Παρθενώνας

( Parthenon )

The Parthenon (; Ancient Greek: Παρθενών, romanized: Parthenōn [par.tʰe.nɔ̌ːn]; Greek: Παρθενώνας, romanized: Parthenónas [parθeˈnonas]) is a former temple on the Athenian Acropolis, Greece, that was dedicated to the goddess Athena during the fifth century BC. Its decorative sculptures are conside...Read more

The Parthenon (; Ancient Greek: Παρθενών, romanized: Parthenōn [par.tʰe.nɔ̌ːn]; Greek: Παρθενώνας, romanized: Parthenónas [parθeˈnonas]) is a former temple on the Athenian Acropolis, Greece, that was dedicated to the goddess Athena during the fifth century BC. Its decorative sculptures are considered some of the high points of classical Greek art, an enduring symbol of Ancient Greece, democracy and Western civilization.

The Parthenon was built in thanksgiving for the Hellenic victory over Persian Empire invaders during the Greco-Persian Wars. Like most Greek temples, the Parthenon also served as the city treasury.

Construction started in 447 BC when the Delian League was at the peak of its power. It was completed in 438 BC; work on the decoration continued until 432 BC. For a time, it served as the treasury of the Delian League, which later became the Athenian Empire. In the final decade of the 6th century AD, the Parthenon was converted into a Christian church dedicated to the Virgin Mary. After the Ottoman conquest in the mid-fifteenth century, it became a mosque. In the Morean War, a Venetian bomb landed on the Parthenon, which the Ottomans had used as a munitions dump, during the 1687 siege of the Acropolis. The resulting explosion severely damaged the Parthenon. From 1800 to 1803, the 7th Earl of Elgin took down some of the surviving sculptures, now known as the Elgin Marbles or simply Greek Marbles, which, although he had the permission of the then Ottoman government, has subsequently become controversial.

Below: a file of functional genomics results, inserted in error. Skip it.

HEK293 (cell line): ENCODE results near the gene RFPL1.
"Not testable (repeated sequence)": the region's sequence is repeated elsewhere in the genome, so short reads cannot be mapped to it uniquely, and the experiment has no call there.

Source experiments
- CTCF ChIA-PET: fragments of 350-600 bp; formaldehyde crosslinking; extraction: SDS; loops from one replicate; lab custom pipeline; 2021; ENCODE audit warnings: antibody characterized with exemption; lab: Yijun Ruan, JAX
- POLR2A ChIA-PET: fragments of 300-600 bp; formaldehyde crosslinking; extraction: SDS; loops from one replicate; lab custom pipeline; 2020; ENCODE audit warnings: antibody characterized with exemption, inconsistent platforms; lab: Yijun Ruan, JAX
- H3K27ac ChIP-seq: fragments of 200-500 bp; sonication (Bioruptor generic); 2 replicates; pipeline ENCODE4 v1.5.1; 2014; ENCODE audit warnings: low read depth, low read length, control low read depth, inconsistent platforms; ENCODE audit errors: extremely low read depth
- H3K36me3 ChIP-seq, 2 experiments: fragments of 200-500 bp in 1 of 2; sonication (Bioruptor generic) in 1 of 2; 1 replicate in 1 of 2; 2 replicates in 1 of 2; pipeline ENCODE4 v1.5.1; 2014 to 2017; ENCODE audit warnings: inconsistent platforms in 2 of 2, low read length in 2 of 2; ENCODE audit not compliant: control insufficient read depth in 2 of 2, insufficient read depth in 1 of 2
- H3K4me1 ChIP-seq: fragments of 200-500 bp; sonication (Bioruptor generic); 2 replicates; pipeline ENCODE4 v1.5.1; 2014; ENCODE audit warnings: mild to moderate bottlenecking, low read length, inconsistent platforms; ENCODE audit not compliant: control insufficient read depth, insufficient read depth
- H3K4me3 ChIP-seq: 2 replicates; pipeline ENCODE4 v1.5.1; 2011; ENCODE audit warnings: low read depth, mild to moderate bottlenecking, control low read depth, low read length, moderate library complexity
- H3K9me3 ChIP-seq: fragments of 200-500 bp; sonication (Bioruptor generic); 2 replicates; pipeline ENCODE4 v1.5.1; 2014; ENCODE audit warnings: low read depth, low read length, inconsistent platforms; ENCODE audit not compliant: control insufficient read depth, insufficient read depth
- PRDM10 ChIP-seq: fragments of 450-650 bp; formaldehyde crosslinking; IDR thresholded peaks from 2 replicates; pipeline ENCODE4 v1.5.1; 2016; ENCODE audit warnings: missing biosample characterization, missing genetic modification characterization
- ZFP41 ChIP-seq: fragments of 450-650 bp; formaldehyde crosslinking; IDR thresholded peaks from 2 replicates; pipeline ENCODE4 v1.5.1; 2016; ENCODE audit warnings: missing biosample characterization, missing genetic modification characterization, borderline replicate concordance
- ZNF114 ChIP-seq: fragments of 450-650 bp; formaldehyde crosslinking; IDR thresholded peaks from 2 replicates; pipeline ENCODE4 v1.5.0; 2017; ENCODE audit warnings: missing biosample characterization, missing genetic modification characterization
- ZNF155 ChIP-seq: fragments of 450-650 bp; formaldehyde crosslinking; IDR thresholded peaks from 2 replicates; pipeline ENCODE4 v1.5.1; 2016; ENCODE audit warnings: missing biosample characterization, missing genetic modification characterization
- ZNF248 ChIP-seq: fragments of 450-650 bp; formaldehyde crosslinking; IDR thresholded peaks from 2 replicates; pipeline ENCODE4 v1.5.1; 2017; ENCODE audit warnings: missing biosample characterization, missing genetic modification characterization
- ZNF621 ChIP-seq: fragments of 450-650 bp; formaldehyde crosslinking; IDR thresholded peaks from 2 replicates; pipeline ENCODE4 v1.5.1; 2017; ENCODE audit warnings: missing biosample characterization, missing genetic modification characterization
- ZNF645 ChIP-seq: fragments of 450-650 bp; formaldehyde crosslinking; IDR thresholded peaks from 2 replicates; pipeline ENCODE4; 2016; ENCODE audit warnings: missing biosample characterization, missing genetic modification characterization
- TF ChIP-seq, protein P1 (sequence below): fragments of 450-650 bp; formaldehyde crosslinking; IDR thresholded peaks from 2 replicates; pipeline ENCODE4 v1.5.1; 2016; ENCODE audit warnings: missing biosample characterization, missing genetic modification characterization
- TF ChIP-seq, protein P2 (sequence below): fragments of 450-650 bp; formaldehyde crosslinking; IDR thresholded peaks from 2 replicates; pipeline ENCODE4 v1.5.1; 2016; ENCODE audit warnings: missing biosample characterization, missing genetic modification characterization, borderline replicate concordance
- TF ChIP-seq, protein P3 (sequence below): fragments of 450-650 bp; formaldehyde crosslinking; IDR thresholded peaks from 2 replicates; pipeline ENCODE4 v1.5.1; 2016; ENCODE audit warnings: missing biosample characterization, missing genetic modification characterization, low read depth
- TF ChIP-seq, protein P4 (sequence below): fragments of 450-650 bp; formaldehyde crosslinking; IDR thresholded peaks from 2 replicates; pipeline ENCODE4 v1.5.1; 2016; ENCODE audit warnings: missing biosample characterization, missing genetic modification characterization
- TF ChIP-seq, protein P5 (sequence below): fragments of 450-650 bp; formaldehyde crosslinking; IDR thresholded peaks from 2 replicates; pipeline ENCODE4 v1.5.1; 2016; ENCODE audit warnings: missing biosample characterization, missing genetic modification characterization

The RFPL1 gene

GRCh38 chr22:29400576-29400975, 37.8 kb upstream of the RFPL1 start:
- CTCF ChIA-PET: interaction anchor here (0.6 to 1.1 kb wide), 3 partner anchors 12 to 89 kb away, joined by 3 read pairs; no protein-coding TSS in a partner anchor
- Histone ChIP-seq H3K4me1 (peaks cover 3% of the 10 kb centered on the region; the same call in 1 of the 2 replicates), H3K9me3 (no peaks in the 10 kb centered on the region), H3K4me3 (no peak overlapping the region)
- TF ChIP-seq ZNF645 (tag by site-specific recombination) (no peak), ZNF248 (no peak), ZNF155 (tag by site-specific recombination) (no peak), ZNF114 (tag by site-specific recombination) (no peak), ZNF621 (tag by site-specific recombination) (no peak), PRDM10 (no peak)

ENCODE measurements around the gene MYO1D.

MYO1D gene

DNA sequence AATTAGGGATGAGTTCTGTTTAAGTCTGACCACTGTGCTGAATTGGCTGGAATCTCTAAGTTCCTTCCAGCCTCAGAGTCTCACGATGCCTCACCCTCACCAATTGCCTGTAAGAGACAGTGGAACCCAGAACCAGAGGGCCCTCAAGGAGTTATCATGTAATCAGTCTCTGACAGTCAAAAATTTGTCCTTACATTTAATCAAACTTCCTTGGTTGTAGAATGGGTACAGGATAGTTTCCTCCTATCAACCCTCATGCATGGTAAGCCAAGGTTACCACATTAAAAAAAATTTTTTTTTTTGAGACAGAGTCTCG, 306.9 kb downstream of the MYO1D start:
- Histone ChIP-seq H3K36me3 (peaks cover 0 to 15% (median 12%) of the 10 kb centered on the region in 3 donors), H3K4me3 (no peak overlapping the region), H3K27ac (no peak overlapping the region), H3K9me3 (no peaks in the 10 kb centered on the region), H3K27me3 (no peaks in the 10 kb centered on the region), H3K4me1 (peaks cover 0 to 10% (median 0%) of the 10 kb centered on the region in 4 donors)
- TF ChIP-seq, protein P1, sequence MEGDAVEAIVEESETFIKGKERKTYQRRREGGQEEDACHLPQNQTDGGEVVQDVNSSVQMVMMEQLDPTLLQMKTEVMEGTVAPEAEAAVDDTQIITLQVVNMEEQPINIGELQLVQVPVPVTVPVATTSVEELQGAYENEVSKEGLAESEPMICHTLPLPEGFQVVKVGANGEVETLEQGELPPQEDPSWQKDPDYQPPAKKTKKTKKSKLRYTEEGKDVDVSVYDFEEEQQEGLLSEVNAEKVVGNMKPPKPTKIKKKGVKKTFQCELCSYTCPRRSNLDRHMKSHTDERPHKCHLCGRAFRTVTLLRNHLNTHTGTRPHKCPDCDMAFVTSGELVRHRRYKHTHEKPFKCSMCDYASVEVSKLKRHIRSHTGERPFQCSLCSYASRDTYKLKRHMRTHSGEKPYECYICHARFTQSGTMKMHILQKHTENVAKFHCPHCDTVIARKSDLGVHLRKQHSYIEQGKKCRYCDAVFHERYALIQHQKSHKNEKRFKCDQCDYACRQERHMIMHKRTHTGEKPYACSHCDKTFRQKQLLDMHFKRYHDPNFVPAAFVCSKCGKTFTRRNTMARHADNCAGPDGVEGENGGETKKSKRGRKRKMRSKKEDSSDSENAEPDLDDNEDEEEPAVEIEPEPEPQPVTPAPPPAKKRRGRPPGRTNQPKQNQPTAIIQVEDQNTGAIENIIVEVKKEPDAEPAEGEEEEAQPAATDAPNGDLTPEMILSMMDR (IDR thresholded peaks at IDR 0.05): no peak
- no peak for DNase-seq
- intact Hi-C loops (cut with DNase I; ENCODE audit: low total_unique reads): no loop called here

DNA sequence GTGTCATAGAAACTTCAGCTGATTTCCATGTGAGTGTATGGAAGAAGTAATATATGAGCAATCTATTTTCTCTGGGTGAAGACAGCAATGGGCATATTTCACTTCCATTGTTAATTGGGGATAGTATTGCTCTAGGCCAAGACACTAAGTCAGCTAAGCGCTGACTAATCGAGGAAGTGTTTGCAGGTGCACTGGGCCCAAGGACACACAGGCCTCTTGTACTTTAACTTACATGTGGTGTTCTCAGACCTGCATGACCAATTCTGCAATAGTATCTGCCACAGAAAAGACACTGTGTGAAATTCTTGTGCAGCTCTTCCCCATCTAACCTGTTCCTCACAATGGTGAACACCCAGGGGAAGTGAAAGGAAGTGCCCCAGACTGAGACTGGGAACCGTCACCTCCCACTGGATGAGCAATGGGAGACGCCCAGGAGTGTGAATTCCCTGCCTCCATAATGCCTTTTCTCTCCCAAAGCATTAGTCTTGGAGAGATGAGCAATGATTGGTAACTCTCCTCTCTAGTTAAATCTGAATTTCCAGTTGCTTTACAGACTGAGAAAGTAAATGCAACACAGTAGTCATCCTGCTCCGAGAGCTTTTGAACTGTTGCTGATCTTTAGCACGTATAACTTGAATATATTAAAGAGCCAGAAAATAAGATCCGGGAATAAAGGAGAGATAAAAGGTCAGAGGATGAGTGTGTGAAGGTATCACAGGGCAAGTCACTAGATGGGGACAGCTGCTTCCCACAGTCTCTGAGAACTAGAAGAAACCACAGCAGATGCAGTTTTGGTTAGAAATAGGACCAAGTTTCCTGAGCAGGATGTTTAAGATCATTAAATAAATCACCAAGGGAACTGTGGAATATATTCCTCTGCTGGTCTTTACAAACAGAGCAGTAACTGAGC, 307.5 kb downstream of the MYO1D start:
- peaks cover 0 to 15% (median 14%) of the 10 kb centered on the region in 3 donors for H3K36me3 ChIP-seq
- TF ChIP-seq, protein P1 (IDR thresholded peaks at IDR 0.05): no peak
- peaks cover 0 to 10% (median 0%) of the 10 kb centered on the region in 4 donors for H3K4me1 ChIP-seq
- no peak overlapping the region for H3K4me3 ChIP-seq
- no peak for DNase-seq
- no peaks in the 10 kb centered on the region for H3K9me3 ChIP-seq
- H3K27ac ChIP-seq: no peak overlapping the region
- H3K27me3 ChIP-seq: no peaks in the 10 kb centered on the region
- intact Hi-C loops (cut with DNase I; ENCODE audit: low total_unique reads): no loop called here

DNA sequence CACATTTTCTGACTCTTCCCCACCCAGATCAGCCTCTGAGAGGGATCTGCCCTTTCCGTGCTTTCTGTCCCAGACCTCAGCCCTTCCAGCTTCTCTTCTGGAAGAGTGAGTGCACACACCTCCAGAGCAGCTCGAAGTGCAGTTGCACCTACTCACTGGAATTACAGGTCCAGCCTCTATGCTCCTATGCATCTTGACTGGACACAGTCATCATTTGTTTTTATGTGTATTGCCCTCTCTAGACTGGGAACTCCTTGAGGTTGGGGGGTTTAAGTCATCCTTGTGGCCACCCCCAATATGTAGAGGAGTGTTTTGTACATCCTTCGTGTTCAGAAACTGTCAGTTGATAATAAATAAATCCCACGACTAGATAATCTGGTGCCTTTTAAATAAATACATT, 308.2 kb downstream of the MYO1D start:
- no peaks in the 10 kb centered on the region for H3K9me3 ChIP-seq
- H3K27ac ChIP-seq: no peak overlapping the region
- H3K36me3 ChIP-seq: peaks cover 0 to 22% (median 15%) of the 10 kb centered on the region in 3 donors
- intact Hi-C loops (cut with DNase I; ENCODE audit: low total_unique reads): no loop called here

The Parthenon replaced an older temple of Athena, which historians call the Pre-Parthenon or Older Parthenon, that was demolished in the Persian invasion of 480 BC.

Since 1975, numerous large-scale restoration projects have been undertaken to preserve remaining artifacts and ensure its structural integrity.

Photographies by:
Steve Swayne - CC BY 2.0
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